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October 18, 1981 - Image 7

Resource type:
Text
Publication:
The Michigan Daily, 1981-10-18

Disclaimer: Computer generated plain text may have errors. Read more about this.

AWACS
foe sees
no vote
WASHINGTON (UPI) - Sen. Alan
Cranston (D-Calif.) counting 53
senators in his camp, predicted yester-
day opponents of the sale of AWAC-
S radar planes to Saudi Arabia will
score a "narow victory" over President
Reagan.
Cranston assistant Democratic
0 leader in the Senate, pointed to the
overwhelming 301-111 House vote
against the sale last Wednesday and the
9-8 resection by the Senate Foreign
Relations Committee on Thursday.
"I EXPECT we will repeat that
narrow victory when the issue comes
up for a vote on the Senate floor," said
Cranston, who is considered one of the
Senate's best vote-counters.
"We will end up with more than 53
votes" when the conclusive tally on the
$8.5 billion military hardware package
taken in about 10 days, he predicted.
Cranston, a leading foe of the deal,
said he counts 53 senators committed to
vote against or "strongly leaning in
that direction." In remarks prepared
for delivery to the American Jewish
Congress in Dallas, he said another 40
senators favor or are leaning toward
~the sale.

The Michigan Doily-Sunday, October 18, 1981-Pagel

CaiHyrsioto by KIM HILL
MICHIGAN WIDE receiver Anthony Carter stretches for an overthrown pass yesterday during the Wolverines 9-7 loss to the Iowa Hawkeyes.

*IRA car bombing maims
-British chief of Marines

Join
Nes afl
News Staff

LONDON (AP) - The Irish
Republican Army struck in London for
the second time in a week yesterday with
a car bombing that maimed the com-
'mandant of the British marines, Lt.
Gen. Sir Steuart Bringle, a former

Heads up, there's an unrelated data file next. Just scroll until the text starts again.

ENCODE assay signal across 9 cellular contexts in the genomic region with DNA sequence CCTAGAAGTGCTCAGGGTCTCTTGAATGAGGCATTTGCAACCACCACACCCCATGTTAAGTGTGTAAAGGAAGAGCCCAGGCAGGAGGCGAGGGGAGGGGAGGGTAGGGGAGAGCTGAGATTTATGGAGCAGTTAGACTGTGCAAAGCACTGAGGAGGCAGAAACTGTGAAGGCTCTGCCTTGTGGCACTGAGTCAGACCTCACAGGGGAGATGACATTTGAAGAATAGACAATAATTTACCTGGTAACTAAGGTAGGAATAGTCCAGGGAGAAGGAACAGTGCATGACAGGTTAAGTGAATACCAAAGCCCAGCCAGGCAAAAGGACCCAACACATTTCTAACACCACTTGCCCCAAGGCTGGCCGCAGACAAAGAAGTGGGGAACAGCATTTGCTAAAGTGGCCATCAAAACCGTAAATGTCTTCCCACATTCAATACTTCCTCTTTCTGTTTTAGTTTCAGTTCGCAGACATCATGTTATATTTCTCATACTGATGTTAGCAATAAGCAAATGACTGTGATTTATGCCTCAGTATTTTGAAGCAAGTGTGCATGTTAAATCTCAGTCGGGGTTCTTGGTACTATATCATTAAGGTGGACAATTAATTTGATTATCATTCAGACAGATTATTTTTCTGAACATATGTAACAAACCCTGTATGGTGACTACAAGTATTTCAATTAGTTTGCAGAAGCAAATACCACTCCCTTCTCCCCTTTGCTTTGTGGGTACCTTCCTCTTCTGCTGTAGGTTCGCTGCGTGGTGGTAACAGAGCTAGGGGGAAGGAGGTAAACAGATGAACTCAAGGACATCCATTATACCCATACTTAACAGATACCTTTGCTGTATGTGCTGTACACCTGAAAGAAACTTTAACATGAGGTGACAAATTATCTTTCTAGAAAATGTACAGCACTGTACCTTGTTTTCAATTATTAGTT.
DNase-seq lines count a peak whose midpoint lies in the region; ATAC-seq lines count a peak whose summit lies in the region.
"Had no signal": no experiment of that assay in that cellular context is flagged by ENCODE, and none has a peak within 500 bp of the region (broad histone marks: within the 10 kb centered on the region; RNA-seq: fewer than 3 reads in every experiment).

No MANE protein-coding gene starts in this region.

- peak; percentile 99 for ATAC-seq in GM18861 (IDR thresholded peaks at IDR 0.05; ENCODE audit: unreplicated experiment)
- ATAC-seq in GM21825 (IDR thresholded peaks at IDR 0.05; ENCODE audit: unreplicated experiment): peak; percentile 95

commando leader in Northern Ireland.
The blast ripped the roof off his car and
sent the hood flying over a house.
Pringle, 53, was rushed to King's
College Hospital, where surgeons am-
putated his right leg below the knee.
Doctors said they hoped to save his left
leg, which also was torn. The general's
dog also was in the car, but escaped
unharmed.
IN NORTHERN Ireland, a stolen car
booby-trapped with a bomb exploded in
the parking lot of a golf course, slightly
injuring one man, police said. No group
immediately claimed responsibility for
that explosion.
. The outlawed IRA claimed respon-
sibility for the Pringle car bombing in a
statement issued to news organizations
by its publicity bureau in Dublin,
Ireland.
Scotland Yard had warned of the
possibility of a new IRA bombing cam-
paign after the group's nail-bomb at-
tack last Saturday on a busload of Irish
Guards in London. Two people were
killed and 37 others injured in that at-
tack.'
_ "EVERYONE SHOULD be careful,
not just those whose virtue of their
positions may be attacked," Prime
Minister Margaret Thatcher said
"yesterday after learning of the Pringle
car-bombing. "This will help break the
-threat and catch the perpetrators of
these dreadful crimes."
Pringle's red Volkswagen Passat ex-
ploded as he drove off with his pet
'-il'
O
0

Labrador retriever from his home in
West Dulwich, a middle-class residen-
tial area of south 'London, a Scotland
Yard official said.
The impact of the explosion sent
Pringle's car crashing into a parked
car. The roof of the Volkswagen was
torn off and its windows were blown
out.
'The whole front of the car was in
pieces," said Clifford Collins, who
operates a nearby furniture store.

TIVERTcfUSICALc8OCIETY presen ts

Not&

a special concert in collaboration with the School of Music
MUSICOF ALBERTO GINASTERA

F4
(N
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r.-

U-
CD

i,
r

Anthony di Bonaventura Auora Natola-Ginastera

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0

f

Marilyn Mason, Leslie Guinn,
Faculty guest artist Faculty guest artist
Contemporary Directions Ensemble
Carl St. Clair, conductor
University Symphony Orchestra
Gustav Meier, conductor
Variazioni e Toccata sopra "Aurora lucis rutilat," Op. 52(1980)
Serenata on Neruda's "Love Poems," Op. 42(1973)
Concerto No. 1 for Piano and Orchestra, Op. 28(1961)
TUESDAY OCT.20 AT 8:00

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